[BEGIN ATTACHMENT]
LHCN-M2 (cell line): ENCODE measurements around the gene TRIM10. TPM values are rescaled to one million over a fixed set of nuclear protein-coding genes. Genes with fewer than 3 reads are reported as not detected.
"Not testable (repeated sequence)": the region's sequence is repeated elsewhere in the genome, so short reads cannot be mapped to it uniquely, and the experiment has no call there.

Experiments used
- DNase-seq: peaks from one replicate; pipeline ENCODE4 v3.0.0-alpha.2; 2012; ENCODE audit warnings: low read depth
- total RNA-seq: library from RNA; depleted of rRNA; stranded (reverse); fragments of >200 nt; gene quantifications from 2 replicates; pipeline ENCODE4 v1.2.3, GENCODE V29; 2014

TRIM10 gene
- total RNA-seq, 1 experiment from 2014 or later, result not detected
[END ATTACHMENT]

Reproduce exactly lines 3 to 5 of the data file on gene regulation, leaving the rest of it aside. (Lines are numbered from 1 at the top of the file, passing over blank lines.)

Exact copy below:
Experiments used
- DNase-seq: peaks from one replicate; pipeline ENCODE4 v3.0.0-alpha.2; 2012; ENCODE audit warnings: low read depth
- total RNA-seq: library from RNA; depleted of rRNA; stranded (reverse); fragments of >200 nt; gene quantifications from 2 replicates; pipeline ENCODE4 v1.2.3, GENCODE V29; 2014